A populist movement that threatened to topple a French government more than 60 years ago has important lessons for today’s protests and why they represent a reckoning.
Many French voters seems willing to give the new president and his party, La République en Marche, a broad mandate, even if they didn't initially support him.
Both attack the status-quo, but for entirely different reasons.
Never before in French presidential elections have commentators and pundits expressed alarming concern about the size of the blank voting.
A survey shows that candidates who exploited populism in one way or the other during the first round of the French presidential election captured about half of the vote.
The first round of the presidential election has left French citizens and politicians divided – and the top candidates' four-way split doesn't favour governance of the country.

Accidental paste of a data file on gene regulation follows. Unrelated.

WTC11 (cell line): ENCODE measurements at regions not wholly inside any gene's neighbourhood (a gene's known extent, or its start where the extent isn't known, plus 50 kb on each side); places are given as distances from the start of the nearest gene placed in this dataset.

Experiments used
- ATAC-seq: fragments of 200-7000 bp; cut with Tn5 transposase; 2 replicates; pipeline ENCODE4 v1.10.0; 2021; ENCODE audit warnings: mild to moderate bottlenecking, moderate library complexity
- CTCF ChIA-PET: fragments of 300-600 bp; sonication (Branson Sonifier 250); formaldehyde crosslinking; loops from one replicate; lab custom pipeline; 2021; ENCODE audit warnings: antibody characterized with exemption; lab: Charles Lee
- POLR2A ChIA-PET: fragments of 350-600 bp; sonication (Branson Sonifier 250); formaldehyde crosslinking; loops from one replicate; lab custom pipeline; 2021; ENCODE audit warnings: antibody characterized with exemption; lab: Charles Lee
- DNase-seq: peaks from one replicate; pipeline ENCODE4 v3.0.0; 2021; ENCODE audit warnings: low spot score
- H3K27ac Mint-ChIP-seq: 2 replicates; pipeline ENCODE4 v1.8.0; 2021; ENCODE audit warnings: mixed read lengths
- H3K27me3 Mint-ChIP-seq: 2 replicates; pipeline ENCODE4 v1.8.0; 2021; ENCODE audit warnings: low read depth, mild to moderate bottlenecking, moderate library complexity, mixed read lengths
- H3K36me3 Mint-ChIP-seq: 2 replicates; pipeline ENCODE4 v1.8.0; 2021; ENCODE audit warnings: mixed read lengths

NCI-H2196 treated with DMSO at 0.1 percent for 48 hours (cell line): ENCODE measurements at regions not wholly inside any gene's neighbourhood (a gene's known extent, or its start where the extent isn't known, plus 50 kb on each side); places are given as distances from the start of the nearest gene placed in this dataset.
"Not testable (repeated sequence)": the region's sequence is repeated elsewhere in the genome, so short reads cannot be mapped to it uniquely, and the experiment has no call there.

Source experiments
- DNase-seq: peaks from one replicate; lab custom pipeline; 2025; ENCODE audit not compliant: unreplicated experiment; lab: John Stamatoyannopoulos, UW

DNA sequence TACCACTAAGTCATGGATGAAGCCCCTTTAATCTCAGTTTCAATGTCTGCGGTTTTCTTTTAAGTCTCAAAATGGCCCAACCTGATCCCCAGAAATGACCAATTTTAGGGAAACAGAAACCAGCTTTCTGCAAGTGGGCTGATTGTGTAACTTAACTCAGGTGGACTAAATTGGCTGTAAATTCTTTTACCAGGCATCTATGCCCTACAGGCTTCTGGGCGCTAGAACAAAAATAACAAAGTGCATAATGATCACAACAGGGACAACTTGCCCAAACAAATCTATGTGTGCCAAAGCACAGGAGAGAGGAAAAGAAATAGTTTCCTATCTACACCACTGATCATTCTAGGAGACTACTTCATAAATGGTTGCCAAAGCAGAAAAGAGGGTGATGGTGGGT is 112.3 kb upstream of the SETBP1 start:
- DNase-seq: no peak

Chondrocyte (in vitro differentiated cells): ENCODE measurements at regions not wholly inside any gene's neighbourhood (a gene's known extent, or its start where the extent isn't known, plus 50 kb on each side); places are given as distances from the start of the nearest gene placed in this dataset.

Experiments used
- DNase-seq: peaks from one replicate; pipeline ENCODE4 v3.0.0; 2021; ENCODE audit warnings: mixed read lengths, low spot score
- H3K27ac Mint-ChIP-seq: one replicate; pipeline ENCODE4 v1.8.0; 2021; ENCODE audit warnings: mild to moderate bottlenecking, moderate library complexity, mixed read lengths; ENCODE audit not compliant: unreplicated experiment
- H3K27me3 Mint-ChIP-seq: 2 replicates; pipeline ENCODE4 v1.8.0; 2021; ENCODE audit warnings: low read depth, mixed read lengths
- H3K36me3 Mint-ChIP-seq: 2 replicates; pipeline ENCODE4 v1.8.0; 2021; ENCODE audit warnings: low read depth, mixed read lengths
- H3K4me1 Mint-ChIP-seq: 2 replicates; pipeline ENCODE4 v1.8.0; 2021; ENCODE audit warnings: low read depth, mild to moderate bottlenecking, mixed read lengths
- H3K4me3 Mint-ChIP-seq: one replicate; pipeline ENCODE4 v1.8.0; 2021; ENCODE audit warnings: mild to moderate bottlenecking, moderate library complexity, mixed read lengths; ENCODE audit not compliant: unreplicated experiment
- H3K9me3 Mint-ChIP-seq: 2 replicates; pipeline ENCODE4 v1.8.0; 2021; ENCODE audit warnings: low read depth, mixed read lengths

After a historic battle, we now know that one of two people will be the next president of France.
François Hollande promised to make France’s youth a priority, but was a disappointment to them. While current candidates often showcase young supporters, will they have a voice after the election?
Mélenchon is making a strong bid for the Élysée Palace.
Their policies on Syria, Russia, terrorism and the European Union.
Get up to speed before the first round of voting on April 23.
Behind the judicial turmoils of some of the candidates, it is becoming increasingly clear that the French presidential campaign is about two significantly opposed visions of the future.